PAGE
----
But we also believe not-P. Therefore, because Q or P, and also that not-P, therefore Q! Does that seem valid to you? It doesn’t to me!

Those steps above constitute a fully general proof for “Q” which is an arbitrary statement. So I’ve already proven “everything” just from doing that. But a proof is supposed to do the work of convincing me that something is true. That doesn’t feel like a proof of anything, let alone a proof of everything. So assuming a contradiction does not allow us to feel like we’ve proven whatever we want to be true.

That’s because if I wanted to prove something arbitrary from a contradiction, the proof would need to take the same form as described above, which already does not feel convincing. So I strongly feel that from a contradiction, anything does not follow.

People use the Principle of Explosion rhetorically during arguments in the following way: Arguer A makes a “big claim” that Arguer B finds preposterous, but hard to refute. Arguer B spends time debating Arguer A, trying to find any pair of claims by the latter that seem to contradict. Once Arguer B finds something (which might not be hard to do once pressing A for lengthy explanations), B claims “from a contradiction, anything can be proven! Which is how you arrived at (big claim).”

But while A might indeed be wrong about (big claim), that is not how A arrived at it. A did not merely take a proof similar to the one I gave above, consider that valid, then swap out Q for (big claim), and feel triumphant. He did not do that because no one could do so and hope to feel confident in any arbitrary claim they thought they could prove that way. That isn’t how people reason, so we can’t claim that people arrive at faulty conclusions that way.

I forgot to mention: I am not even quite sure what it means to believe P and not-P simultaneously. Perhaps it is possible in some way, but what it seems to mean in this context is that I can arbitrarily swap P for not-P whenever I feel like it. If I can do that, then I can use that as a rule to “get to” anywhere I want, presumably.

But what if I was permitted to kind of believe P and not-P, and also kind of not believe it? That would mean that Q or P is not necessarily true (nor necessarily false), nor is not-P necessarily true (nor necessarily false). So that means I don’t have a proof of Q (which I didn’t want anyway).

Given that not-P in this case is the LoEM, it looks to me like kind of believing it and kind of not believing it prevents the “explosion” from happening.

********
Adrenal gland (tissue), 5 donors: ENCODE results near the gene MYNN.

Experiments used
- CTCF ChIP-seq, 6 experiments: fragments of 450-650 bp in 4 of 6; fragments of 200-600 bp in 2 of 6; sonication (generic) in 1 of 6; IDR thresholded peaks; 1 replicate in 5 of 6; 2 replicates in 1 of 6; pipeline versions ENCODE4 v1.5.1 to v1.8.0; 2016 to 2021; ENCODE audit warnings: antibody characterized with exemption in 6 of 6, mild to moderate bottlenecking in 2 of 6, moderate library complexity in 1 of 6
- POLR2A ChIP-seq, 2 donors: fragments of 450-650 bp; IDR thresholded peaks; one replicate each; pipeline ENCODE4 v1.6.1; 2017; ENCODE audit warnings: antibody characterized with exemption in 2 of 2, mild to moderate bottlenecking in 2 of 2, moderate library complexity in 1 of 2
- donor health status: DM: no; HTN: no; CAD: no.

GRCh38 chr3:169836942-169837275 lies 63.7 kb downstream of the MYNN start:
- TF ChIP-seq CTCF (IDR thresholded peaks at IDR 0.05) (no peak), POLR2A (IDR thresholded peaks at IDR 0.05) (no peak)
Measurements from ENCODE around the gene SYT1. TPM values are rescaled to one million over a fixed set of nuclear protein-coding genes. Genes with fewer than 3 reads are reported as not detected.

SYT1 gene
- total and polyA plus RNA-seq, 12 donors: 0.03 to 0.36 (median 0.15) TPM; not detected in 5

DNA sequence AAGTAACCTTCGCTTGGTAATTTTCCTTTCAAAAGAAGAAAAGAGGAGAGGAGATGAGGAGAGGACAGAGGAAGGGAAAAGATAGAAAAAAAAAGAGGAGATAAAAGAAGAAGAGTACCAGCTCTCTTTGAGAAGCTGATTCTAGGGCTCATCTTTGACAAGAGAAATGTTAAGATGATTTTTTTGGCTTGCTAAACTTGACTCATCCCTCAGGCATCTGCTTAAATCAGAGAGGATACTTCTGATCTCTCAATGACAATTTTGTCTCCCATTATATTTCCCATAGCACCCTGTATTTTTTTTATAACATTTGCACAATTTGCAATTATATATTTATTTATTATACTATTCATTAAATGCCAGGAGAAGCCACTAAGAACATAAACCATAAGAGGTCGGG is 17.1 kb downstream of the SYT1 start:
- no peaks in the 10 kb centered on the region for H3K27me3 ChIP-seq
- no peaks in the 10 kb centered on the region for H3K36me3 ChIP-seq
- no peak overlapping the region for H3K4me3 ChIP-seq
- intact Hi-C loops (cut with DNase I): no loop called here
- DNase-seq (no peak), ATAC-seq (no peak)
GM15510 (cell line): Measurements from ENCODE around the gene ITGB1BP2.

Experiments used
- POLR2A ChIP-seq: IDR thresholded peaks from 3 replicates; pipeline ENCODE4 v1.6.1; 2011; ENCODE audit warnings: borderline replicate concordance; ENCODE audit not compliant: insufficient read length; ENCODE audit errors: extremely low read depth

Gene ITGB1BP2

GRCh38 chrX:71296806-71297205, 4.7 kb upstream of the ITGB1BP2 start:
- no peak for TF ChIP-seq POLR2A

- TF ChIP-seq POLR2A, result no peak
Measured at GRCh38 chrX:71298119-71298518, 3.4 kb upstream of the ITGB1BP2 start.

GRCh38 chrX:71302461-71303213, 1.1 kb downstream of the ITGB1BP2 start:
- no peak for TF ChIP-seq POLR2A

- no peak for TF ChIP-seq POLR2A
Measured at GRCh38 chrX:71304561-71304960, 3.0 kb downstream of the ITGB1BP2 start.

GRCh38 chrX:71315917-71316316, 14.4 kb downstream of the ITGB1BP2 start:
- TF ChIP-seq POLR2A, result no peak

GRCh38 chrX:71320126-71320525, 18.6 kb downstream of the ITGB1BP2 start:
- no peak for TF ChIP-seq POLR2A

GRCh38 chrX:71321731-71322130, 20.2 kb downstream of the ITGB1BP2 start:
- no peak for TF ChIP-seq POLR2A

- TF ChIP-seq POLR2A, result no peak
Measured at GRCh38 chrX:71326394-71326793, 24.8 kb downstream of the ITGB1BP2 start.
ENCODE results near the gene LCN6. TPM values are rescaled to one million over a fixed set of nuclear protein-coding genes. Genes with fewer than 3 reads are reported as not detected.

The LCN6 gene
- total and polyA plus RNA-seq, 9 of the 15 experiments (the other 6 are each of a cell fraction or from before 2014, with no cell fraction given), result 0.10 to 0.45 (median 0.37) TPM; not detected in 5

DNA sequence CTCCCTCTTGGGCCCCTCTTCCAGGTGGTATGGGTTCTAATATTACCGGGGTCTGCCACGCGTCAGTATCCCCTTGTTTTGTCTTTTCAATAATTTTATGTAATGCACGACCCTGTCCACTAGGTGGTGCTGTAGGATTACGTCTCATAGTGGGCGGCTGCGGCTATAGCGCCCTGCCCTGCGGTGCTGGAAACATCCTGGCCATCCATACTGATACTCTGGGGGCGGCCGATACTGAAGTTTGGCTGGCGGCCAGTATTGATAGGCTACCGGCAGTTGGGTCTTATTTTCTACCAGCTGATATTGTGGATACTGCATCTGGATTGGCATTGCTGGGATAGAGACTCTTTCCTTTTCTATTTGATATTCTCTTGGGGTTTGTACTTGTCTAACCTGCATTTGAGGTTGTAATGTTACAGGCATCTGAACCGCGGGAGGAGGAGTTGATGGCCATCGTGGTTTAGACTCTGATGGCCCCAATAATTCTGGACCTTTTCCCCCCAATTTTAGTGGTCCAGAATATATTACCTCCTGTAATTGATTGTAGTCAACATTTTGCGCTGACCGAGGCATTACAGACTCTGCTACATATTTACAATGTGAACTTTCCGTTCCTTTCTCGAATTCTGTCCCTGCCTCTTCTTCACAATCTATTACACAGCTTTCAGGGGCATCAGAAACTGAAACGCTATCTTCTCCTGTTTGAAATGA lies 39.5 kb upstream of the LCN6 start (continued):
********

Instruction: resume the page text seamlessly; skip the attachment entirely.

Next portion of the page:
Here’s my goal, stated in very hand-wavy, fuzzy, intuitionistic terms:

I want to be able to entertain a diverse array of theories that may not only contradict each other, they may also be internally inconsistent as well. But I want to do this in a way that I can “tease out” the consequences of the theories and their inconsistencies by pointing to what would need to be changed to make one compatible (or more compatible) with another.

It seems like it should be possible for reasons I mentioned earlier: Physicists seem to be granted the luxury of holding mutually-incompatible theories in their heads, while also getting to know where and how they don’t agree with each other or reality. For example, if I want to believe in time travel, then I have to believe in closed-timelike-curves. If I want to believe in those, while also getting to make one if it didn’t exist before, I would need to have negative mass, apparently. It may not be the case that negative mass exists or can exist, but it is at least nice that we get to know what would have to be true in order to make our proposition true.

If I wanted to partially believe in LoEM, then I would see that if I wanted to prove that time travel is not possible, I could use that above reasoning to conclude that because negative mass isn’t possible, time travel is not.

If I wanted to partially disbelieve in LoEM, than I could also partially disbelieve that we had disproven the possibility of time travel. Maybe we could “tease out” the consequences of negative mass, to see what else would need to be for it to exist.

Here’s a question to conclude this piece with: Is Löb’s theorem still true even if we don’t accept LoEM? (My guess is yes.)